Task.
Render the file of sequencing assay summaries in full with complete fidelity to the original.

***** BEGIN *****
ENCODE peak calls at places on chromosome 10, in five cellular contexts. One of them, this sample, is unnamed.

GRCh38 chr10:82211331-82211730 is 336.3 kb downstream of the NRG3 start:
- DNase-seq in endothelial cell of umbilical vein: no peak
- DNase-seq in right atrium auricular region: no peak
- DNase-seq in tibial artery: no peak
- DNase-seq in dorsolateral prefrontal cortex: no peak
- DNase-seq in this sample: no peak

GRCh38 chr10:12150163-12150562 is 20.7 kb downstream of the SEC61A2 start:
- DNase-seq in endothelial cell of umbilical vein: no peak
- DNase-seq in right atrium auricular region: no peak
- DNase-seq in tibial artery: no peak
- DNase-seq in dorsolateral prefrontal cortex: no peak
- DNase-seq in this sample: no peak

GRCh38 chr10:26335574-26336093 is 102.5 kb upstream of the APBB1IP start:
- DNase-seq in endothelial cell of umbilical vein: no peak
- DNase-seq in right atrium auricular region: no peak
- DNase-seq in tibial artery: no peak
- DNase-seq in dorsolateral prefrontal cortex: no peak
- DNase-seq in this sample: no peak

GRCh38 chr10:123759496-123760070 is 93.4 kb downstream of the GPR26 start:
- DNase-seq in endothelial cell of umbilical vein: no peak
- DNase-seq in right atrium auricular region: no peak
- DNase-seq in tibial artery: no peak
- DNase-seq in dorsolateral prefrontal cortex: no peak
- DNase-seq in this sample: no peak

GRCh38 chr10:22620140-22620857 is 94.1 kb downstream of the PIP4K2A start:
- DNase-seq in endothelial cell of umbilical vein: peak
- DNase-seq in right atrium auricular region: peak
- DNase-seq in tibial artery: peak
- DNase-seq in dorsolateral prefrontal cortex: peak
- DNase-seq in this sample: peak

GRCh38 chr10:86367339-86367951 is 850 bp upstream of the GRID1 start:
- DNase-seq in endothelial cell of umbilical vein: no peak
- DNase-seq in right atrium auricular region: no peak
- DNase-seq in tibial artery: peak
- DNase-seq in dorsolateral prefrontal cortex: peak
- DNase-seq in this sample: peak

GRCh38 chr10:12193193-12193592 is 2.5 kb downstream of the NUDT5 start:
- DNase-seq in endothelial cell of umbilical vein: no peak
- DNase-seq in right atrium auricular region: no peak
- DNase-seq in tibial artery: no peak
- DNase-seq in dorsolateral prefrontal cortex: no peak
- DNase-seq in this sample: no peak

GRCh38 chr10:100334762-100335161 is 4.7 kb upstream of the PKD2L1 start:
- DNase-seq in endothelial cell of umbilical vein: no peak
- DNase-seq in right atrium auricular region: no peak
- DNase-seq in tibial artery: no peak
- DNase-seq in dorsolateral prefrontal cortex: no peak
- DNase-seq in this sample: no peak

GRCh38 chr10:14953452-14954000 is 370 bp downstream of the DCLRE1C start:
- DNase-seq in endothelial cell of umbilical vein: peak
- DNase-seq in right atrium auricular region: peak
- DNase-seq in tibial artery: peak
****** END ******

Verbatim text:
ENCODE peak calls at places on chromosome 10, in five cellular contexts. One of them, this sample, is unnamed.

GRCh38 chr10:82211331-82211730 is 336.3 kb downstream of the NRG3 start:
- DNase-seq in endothelial cell of umbilical vein: no peak
- DNase-seq in right atrium auricular region: no peak
- DNase-seq in tibial artery: no peak
- DNase-seq in dorsolateral prefrontal cortex: no peak
- DNase-seq in this sample: no peak

GRCh38 chr10:12150163-12150562 is 20.7 kb downstream of the SEC61A2 start:
- DNase-seq in endothelial cell of umbilical vein: no peak
- DNase-seq in right atrium auricular region: no peak
- DNase-seq in tibial artery: no peak
- DNase-seq in dorsolateral prefrontal cortex: no peak
- DNase-seq in this sample: no peak

GRCh38 chr10:26335574-26336093 is 102.5 kb upstream of the APBB1IP start:
- DNase-seq in endothelial cell of umbilical vein: no peak
- DNase-seq in right atrium auricular region: no peak
- DNase-seq in tibial artery: no peak
- DNase-seq in dorsolateral prefrontal cortex: no peak
- DNase-seq in this sample: no peak

GRCh38 chr10:123759496-123760070 is 93.4 kb downstream of the GPR26 start:
- DNase-seq in endothelial cell of umbilical vein: no peak
- DNase-seq in right atrium auricular region: no peak
- DNase-seq in tibial artery: no peak
- DNase-seq in dorsolateral prefrontal cortex: no peak
- DNase-seq in this sample: no peak

GRCh38 chr10:22620140-22620857 is 94.1 kb downstream of the PIP4K2A start:
- DNase-seq in endothelial cell of umbilical vein: peak
- DNase-seq in right atrium auricular region: peak
- DNase-seq in tibial artery: peak
- DNase-seq in dorsolateral prefrontal cortex: peak
- DNase-seq in this sample: peak

GRCh38 chr10:86367339-86367951 is 850 bp upstream of the GRID1 start:
- DNase-seq in endothelial cell of umbilical vein: no peak
- DNase-seq in right atrium auricular region: no peak
- DNase-seq in tibial artery: peak
- DNase-seq in dorsolateral prefrontal cortex: peak
- DNase-seq in this sample: peak

GRCh38 chr10:12193193-12193592 is 2.5 kb downstream of the NUDT5 start:
- DNase-seq in endothelial cell of umbilical vein: no peak
- DNase-seq in right atrium auricular region: no peak
- DNase-seq in tibial artery: no peak
- DNase-seq in dorsolateral prefrontal cortex: no peak
- DNase-seq in this sample: no peak

GRCh38 chr10:100334762-100335161 is 4.7 kb upstream of the PKD2L1 start:
- DNase-seq in endothelial cell of umbilical vein: no peak
- DNase-seq in right atrium auricular region: no peak
- DNase-seq in tibial artery: no peak
- DNase-seq in dorsolateral prefrontal cortex: no peak
- DNase-seq in this sample: no peak

GRCh38 chr10:14953452-14954000 is 370 bp downstream of the DCLRE1C start:
- DNase-seq in endothelial cell of umbilical vein: peak
- DNase-seq in right atrium auricular region: peak
- DNase-seq in tibial artery: peak